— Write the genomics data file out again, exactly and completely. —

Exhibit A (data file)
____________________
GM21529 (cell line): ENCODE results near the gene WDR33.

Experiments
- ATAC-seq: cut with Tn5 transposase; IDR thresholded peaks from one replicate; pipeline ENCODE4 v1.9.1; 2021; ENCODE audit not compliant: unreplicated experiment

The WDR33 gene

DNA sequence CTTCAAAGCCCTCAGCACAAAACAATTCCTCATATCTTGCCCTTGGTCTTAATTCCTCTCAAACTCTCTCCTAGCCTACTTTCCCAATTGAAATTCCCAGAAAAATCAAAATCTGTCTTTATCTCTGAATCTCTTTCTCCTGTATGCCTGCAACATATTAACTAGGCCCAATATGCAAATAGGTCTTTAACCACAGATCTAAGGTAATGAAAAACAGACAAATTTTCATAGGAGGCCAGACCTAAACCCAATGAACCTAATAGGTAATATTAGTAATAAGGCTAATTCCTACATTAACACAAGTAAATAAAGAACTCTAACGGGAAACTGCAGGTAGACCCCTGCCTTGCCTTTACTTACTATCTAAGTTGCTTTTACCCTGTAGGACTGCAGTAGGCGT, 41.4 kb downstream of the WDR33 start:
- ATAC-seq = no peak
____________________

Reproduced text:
GM21529 (cell line): ENCODE results near the gene WDR33.

Experiments
- ATAC-seq: cut with Tn5 transposase; IDR thresholded peaks from one replicate; pipeline ENCODE4 v1.9.1; 2021; ENCODE audit not compliant: unreplicated experiment

The WDR33 gene

DNA sequence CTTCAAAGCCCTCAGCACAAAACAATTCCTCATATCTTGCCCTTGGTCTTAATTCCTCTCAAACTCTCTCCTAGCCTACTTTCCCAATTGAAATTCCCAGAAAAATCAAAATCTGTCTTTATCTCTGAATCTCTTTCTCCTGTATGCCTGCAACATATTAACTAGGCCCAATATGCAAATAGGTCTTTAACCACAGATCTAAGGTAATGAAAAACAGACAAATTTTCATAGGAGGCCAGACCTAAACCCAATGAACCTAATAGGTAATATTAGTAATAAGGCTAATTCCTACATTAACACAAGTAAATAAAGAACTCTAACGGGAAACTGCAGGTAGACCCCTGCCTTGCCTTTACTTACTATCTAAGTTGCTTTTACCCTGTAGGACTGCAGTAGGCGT, 41.4 kb downstream of the WDR33 start:
- ATAC-seq = no peak